The Phantom blindfolds him, and leads The Rat on a long, long walk through the prison. Up the spiral tower. Through the old execution chambers. Into the old dissection room. Through the secret cabinet behind the old surgical tools. Down the tower walls. Past the Abbé Faria’s physiology lesson with Edmond Dantès. Into the sewers, although The Phantom insists “I’m not saying we are in the sewers” as part of his headgames with The Rat. Past Jean Valjean hauling Marius Pontmercy’s body around. And then back up into the Batcave, until they find the tracks of an old mine cart.

The Rat, ripping off his blindfold: 'T-The way out! WHERE is it? SHOW ME!!' Phantom 'Put the blindfold ON or I'll leave you here. No one in the prison will hear your cries as you wander the dark.' [ The way out known only to the Phantom! ] (Walking through the sewers.) Phantom, thinking: 'Men have tried to escape Boomsby through the sewers ... the WATER has to get out! So they follow the water ... to their doo. No one ever thinks to walk AGAINST the flow ... in THIS tunnel ... and ONLY this one!' The Rat: 'W-we're going up again? BACK the way we came!?' [ Phantom leads ... The Rat follows ... ] (The panel shows a cross-section of the ground, and the tunnel down and back up that they're following, with insets showing where past panels took place.)
Tony DePaul and Jeff Weigel’s The Phantom for the 4th of February, 2018. That final panel gave me a nostalgic thrill, and after some thinking I pinned down why. It reminded me of those little “bonus” pages in the back of, like, G.I.Joe comics showing the cross-sectional layout of the Joe’s secret base underneath the motor pool of whatever Army base they were stationed in (they were a secret team, you see, operating covertly in like six enormous subterranean levels that most of the base personnel never even suspected was there). Or, later, when I discovered reprints of Silver-Age crazypants DC Comics and maps of the Bottled City of Kandor or other such wild and delightful fancies. The inset dots particularly amazes me and I’m only sad that this wasn’t a strip I could see sprawled out over a half-page of a true broadsheet newspaper.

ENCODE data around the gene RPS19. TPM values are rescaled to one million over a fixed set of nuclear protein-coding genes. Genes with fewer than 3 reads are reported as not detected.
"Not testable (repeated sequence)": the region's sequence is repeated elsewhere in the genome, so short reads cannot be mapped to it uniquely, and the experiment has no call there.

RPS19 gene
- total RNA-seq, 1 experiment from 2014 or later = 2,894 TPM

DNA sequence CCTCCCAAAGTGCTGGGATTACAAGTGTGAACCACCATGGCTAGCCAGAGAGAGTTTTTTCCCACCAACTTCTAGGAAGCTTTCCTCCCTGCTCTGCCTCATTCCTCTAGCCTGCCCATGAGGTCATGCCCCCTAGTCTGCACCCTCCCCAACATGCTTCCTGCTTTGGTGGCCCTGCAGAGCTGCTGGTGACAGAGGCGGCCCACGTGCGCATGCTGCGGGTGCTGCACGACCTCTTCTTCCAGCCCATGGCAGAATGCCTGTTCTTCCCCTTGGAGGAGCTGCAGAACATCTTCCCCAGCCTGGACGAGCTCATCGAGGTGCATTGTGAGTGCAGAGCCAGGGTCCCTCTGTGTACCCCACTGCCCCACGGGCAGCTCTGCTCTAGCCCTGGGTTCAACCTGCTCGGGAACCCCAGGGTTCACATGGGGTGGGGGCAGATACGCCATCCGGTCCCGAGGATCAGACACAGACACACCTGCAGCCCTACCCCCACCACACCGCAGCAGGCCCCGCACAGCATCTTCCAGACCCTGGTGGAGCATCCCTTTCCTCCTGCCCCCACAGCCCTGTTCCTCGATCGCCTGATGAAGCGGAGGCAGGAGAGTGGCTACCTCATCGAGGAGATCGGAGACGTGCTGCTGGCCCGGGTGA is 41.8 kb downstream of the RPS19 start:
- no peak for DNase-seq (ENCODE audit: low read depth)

So this has not been one of the most plot-dense sequences of The Phantom. It’s been very heavy in atmosphere, and in showing off all sorts of great shadowy corners of the Boomsby Prison. Jeff Weigel has gotten to show off his ability to compose these detailed, deep pictures with a lot of light and shadow and moody color choices, most of them in the purples.

Where we haven’t got is particularly close to The Rat’s ex-partner; heck, we’re barely out of prison. The story began the 8th of October, so it’s now reached twenty weeks. Most Phantom Sunday stories have run about 26 weeks the last several years. The last-but-one story, “The Wiseguy”, did run 41 weeks, although that story of crime syndicate scion Mickey D’Moda and the people who put up with him, just barely, had a couple major phases that kept it from seeming that long. I’m guessing that something like that will be at work this story. It would be a bit odd to spend twelve Sunday strips sneaking out of Boomsby Prison and then deal with the ex-partner in two.

Next Week!

Comics art forgeries! Highly adoptable orphans! Old people peeking in on you at the mall! Estranged family members! And, might Terry Beatty be setting up the craziest of all possible things, Rex Morgan, M.D. doing some medical care of some kind? Well, no, probably not that. But come around next Sunday, if all goes to plan, and we’ll see.